Two observatories in China have used a quantum communications satellite to send an encrypted message a record-breaking 1200 kilometres – a major step towards building a secure quantum internet. China launched its Micius quantum satellite in 2016. It produces pairs of photons that are quantum entangled, meaning the measured state of one photon is linked to the measured state of the other, regardless of the distance between them. Entanglement can’t directly transfer information, because that would mean data is travelling faster than light. But entangled particles can be used to create secret “keys” that enable extraordinarily secure communication. Artur Ekert at the University of Oxford and his colleagues used Micius to beam entangled photons to observatories 1200 kilometres apart in China, allowing those two observatories to share quantum encrypted data from farther apart than ever before. The previous record for this kind of communication is just 100 kilometres along a fibre optic cable. “Fibres are good for intermediate distances, for 30 to 50 kilometres or so, but too noisy for longer distances,” says Ekert. The latest system had an error rate of just 4.5 per cent. This is particularly important in quantum communication, because any attempt at hacking or eavesdropping on the signal to find out the key would cause more errors in the communication. Starting with a low error rate is necessary so that the additional errors caused by eavesdropping are noticeable. For example, if the satellite were to be hacked, this would be noticed by tests run on the ground when the observatories received the photons. This kind of communication could eventually be used to build a secure, unhackable internet of quantum information. “Entanglement provides almost ultimate security,” says Ekert.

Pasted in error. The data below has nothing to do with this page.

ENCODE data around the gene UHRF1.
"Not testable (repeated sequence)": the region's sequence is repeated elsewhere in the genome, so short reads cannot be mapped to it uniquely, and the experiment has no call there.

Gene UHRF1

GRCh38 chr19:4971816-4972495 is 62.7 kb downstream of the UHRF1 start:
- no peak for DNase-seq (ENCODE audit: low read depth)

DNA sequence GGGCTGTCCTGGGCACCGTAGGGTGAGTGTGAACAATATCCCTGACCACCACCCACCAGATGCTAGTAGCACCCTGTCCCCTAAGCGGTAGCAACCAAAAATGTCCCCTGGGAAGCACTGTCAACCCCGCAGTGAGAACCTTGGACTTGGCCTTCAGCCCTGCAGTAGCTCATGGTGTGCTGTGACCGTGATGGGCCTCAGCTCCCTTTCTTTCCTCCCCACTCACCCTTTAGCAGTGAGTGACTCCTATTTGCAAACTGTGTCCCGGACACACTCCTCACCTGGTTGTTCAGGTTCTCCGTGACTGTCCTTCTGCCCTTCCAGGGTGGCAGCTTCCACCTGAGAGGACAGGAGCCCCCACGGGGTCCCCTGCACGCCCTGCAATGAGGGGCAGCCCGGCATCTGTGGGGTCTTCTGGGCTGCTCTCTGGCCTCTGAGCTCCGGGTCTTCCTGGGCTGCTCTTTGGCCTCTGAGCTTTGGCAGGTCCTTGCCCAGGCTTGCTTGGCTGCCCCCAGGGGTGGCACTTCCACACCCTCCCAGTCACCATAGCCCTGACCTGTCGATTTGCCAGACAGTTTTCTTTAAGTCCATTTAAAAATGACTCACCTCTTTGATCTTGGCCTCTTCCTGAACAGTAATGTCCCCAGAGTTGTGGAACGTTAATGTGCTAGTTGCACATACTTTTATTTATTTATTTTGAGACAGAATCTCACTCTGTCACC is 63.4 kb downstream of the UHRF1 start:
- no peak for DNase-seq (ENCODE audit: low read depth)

5-20-19 Human-like cyborg eye could power itself using sunlight
A human-like artificial eye capable of being powered by sunlight could eventually be used as a visual aid for people who cannot see. Zhiyong Fan at the Hong Kong University of Science and Technology and his colleagues have developed a spherical visual sensor that mimics the structure of the human eye. Like the real thing, the artificial eye contains a lens to focus light and a hemispherical retina, the region at the back of the eye where photosensitive cells generate electrical impulses to be sent to the brain. The artificial eye is 2 centimetres in diameter, with its hollow centre filled with a conductive fluid. An adult human eye is a similar size and is filled with a clear gel called vitreous humour. The artificial retina is made from porous aluminium oxide filled with densely packed nanowires. These wires are light-sensitive and made from a compound called perovskite, which is commonly used in solar cells. They act in a similar way to nerve cells in the human eye, transmitting electrical signals when they are activated by light. The team projected images of letters onto the artificial lens to test how well it worked. A computer hooked up to the eye successfully recognised the letters E, I and Y. The team says it could, in theory, be connected to an optic nerve to do the same, to test whether the device was medically safe. The current version of the eye requires an external power source, but the team plans to make it self-sufficient in future. “Each nanowire can function as a small solar cell,” says Fan. “In that case, we don’t need any external power at all.” Another limitation is the eye’s low image resolution compared with commercial sensors such as those in smartphones. On the other hand, existing visual prosthetic devices use a flat object for image sensing, which doesn’t conform to the human eye’s spherical shape, says Fan. As a result, this limits the possible field of view compared with a human eye, which normally has a field of vision of around 150 degrees.

5-20-19 A new artificial eye mimics and may outperform human eyes